The Futura Nobody Wants to go Back to


Guest Article by P. Garsin, Fairview, NJ

1978 was a pretty odd year for new cars. 1977 was one of the very last years most cars were "standard size", although by today's standards they were humongous. The 1978's were mostly downsized versions of their former selves, taking on preposterously shrunken proportions.
I was working at a Ford dealer in 1978 and my "new" demo was a baby blue Fairmont Futura. I took one look at it and thought, "You've got to be kidding". Everything was the same baby blue, except for the anodized aluminum bumpers that carried multi-colored hues of purple, pink and green. 
As I walked around the car, I noticed the interior was as sparse as...well it was damn ugly as compared to the LTD Brougham I was giving up. Hard plastic everywhere. I cringed at the thought there might be a 4 cylinder Pinto engine under the hood, so I grabbed for the hood release but there wasn't any. "How do you open the hood", I asked. After a few minutes, we figured out there was an inside hood release. I finally got the hood open, but after lifting it up and expecting it to stay open, it slammed shut. "Hood prop," they told me. What the heck is a hood prop? Well it was sort of a stick you used to hold the hood up. Then I found out that to blow the horn, you had to push in the turn signal. "I'm screwed," was all I could think.

That's when everything changed. Under the hood was a 302 CI V-8. It didn't really strike me as all of the previous cars I had been given were V-8's. What I didn't really comprehend was this car weighed about half of the car I had been driving. Hindsight being 20/20 and a bit more educated, this "sedan" was a square version of a Fox-bodied Mustang.


Holy crap! Despite our location on a busy secondary street, I arrived at the first traffic light with no one else in sight. Green means "go baby" and I pounded the gas pedal to the floor. The car sat nearly motionless pulling the best burnout in my memory. As I scanned the rear view mirror, I realized I had smoke on both sides..."I've got Traction-Loc!" Damn, I love my boss!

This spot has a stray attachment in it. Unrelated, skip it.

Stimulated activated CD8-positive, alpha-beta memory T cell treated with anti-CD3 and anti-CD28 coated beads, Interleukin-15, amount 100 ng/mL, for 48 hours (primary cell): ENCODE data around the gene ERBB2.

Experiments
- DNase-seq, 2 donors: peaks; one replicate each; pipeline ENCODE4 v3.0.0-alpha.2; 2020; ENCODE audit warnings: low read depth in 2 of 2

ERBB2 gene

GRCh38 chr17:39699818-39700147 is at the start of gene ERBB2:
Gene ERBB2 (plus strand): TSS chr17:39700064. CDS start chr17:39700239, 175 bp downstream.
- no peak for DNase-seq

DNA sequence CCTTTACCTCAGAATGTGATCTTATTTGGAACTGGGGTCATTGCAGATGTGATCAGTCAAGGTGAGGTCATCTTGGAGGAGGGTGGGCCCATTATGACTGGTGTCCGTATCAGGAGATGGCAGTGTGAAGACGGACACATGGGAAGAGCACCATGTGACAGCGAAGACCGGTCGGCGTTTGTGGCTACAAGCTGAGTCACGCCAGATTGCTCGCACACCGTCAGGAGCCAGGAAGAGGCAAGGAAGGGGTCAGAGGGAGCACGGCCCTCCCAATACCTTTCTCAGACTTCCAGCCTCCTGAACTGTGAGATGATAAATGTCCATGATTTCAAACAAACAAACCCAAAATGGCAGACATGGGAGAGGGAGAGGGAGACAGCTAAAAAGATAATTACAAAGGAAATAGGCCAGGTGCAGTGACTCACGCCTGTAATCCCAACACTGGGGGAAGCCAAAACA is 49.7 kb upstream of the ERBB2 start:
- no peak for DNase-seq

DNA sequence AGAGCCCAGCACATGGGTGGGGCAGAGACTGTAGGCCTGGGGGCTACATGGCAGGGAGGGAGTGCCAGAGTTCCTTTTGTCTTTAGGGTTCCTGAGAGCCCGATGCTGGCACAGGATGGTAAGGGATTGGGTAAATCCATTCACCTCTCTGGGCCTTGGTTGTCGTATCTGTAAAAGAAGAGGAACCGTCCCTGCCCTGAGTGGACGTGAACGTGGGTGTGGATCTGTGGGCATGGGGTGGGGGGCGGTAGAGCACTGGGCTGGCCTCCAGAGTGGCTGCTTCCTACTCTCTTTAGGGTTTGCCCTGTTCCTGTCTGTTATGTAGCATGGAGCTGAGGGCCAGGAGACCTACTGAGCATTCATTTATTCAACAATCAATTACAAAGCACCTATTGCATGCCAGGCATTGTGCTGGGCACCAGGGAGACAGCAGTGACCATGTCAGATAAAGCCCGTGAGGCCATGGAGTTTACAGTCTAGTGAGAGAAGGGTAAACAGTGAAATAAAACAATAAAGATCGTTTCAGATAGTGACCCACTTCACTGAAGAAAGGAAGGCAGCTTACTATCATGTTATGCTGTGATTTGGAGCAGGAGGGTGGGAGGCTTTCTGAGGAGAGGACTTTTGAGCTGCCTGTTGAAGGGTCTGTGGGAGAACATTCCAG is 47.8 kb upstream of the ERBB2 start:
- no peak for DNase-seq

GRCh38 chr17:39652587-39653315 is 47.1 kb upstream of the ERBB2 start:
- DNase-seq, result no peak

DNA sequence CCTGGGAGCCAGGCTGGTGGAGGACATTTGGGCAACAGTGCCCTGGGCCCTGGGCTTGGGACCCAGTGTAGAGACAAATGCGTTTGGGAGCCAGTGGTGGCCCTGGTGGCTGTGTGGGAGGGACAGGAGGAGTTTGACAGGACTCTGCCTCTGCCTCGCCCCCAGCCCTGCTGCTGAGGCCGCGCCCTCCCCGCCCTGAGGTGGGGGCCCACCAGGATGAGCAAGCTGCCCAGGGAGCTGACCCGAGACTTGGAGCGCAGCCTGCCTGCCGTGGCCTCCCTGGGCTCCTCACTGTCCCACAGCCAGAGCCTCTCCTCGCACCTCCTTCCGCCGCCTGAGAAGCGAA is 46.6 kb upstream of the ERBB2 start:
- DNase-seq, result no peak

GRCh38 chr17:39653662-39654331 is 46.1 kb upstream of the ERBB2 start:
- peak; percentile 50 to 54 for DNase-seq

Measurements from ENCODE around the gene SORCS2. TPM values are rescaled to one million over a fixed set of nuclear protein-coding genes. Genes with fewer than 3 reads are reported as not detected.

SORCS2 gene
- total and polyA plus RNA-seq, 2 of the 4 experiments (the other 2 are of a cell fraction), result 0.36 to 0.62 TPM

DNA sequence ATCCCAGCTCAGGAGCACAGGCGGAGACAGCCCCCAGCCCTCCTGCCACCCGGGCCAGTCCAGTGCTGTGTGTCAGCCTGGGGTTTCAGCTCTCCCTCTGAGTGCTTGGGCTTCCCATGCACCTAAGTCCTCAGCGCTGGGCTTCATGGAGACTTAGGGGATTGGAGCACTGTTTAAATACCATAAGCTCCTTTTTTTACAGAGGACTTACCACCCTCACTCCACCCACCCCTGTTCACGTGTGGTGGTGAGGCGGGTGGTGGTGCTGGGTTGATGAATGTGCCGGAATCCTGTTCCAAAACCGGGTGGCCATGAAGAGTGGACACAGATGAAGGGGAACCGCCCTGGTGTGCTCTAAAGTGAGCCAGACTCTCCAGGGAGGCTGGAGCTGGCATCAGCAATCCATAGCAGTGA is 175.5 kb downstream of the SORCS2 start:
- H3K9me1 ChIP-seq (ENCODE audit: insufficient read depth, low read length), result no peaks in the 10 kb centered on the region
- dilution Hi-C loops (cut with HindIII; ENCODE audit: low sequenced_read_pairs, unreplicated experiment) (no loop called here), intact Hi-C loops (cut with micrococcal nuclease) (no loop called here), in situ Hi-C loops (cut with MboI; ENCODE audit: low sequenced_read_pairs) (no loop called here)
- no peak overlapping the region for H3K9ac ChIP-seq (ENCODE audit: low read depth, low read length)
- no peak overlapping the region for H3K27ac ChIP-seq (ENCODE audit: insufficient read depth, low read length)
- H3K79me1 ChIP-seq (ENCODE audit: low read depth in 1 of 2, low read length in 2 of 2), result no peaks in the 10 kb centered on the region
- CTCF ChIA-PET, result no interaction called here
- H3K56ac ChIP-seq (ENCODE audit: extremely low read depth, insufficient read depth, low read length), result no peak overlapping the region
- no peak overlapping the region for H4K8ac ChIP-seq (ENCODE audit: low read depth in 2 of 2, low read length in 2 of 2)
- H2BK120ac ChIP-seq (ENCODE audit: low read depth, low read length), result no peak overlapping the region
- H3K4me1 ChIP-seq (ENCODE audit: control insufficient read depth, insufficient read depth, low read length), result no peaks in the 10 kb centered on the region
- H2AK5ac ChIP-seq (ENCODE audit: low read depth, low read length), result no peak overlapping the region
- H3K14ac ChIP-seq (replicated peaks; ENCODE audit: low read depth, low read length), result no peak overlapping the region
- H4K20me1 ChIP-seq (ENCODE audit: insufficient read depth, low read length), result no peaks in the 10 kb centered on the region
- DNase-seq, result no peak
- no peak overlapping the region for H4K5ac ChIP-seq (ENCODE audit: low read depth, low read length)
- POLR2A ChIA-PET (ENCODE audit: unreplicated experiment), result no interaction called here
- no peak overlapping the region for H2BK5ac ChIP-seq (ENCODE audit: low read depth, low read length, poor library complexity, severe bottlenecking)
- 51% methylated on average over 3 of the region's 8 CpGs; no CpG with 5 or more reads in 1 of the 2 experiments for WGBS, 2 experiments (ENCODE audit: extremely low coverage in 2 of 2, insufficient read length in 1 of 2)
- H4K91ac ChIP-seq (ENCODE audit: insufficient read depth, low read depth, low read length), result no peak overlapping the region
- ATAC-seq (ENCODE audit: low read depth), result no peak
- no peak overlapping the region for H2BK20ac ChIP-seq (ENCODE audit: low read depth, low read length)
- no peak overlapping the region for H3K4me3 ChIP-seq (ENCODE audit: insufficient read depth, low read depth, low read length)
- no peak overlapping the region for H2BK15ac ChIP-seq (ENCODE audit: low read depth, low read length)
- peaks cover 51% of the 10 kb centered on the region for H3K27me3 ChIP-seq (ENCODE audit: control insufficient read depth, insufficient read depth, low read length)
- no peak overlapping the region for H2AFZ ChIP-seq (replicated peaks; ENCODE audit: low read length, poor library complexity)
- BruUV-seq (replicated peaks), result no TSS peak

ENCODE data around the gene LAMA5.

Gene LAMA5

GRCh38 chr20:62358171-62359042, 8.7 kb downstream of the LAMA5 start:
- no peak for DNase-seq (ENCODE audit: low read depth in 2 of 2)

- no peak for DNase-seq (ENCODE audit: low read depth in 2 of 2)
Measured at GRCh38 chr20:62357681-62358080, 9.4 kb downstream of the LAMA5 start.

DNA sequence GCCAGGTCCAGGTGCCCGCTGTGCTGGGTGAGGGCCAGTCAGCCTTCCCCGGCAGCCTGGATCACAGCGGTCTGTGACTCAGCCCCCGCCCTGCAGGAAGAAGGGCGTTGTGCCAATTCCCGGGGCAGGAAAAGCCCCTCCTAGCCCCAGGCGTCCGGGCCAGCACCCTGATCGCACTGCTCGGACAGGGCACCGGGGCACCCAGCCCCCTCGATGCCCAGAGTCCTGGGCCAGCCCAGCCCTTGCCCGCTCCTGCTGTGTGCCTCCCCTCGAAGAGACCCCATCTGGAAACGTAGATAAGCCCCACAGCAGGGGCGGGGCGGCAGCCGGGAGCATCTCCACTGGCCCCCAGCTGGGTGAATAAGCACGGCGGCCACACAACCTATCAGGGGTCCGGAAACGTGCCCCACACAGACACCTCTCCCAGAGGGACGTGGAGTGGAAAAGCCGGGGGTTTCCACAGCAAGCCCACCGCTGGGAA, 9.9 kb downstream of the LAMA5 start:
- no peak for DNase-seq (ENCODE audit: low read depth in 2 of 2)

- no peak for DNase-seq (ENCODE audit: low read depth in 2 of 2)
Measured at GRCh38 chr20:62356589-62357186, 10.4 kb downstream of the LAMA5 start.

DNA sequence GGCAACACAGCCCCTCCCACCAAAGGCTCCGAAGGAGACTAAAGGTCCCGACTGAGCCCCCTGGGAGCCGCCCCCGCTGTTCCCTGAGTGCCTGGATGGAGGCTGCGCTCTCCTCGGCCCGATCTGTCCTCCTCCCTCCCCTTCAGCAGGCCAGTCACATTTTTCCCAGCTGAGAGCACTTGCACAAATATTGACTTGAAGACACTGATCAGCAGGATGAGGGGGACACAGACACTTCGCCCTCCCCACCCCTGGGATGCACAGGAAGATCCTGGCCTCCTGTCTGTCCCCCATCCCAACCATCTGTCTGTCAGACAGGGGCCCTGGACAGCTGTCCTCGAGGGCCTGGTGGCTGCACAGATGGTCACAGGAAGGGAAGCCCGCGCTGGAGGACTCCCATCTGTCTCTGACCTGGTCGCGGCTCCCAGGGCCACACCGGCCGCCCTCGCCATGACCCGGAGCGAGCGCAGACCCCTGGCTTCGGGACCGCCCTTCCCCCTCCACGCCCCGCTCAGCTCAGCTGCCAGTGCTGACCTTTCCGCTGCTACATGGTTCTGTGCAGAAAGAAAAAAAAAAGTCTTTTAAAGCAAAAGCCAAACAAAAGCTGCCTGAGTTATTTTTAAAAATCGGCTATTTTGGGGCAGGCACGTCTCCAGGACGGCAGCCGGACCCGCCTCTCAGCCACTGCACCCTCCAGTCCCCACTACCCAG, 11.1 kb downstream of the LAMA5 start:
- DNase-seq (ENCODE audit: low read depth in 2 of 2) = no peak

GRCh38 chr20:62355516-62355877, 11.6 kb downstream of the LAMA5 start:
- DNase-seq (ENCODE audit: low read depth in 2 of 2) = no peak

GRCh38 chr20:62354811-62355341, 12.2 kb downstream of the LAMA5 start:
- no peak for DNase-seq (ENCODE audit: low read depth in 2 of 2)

"Oh help me, please doctor, I'm damaged. There's a pain where there once was a heart"

Not everyone was happy about their Fairmont demo's. My compatriot, Bernie for one, decided to put up a holy stink about his baby blue sedan behind closed doors. Much to our surprise, it seemed to work, as Bernie was handed the keys to a stunning, fully loaded Russet Red sedan. "Every option in the book," said the boss. "Happy now," he asked?  It was pretty obvious Bernie was very happy. His demeanor was so physically exaggerated, it became known as the "Bernie Shuffle".
All was good until he opened the hood to find a 4 cylinder Pinto motor. Feeling rather brazen, the result of his recent victory, he again challenged the boss. I'll probably never forget the look on Bernie's face when the boss said, "Maybe you should've kept the @#$%^-ing blue one!"


Despite the fact I became the number one salesperson on Fairmonts alone, I was worried when the boss called me into his office. "The shop says you need two new tires. There's less than 3,000 miles on your demo. What the Hell have you been doing?" "Test drives", I said as my mind replayed my numerous gleeful burnouts. "People just love these cars with a V8," I said while pointing to the sales board. As the boss signed the work order, he exclaimed "Damn it Pat! You better keep those numbers up or you'll be paying for the next set of tires yourself!"


I left the Ford Dealer in 1979 to join the ranks of "Danny the Honda salesman", where people stood on line like many do now every time a new iPhone is released. They all payed "list" (MSRP) or more and I never looked back. By the way, I really like your site. I wish I had a classic car. Maybe someday.You guys must be killing it!

Thanks Pat! In case you ever get a Classic...we'll leave the lights on.

Safe Driving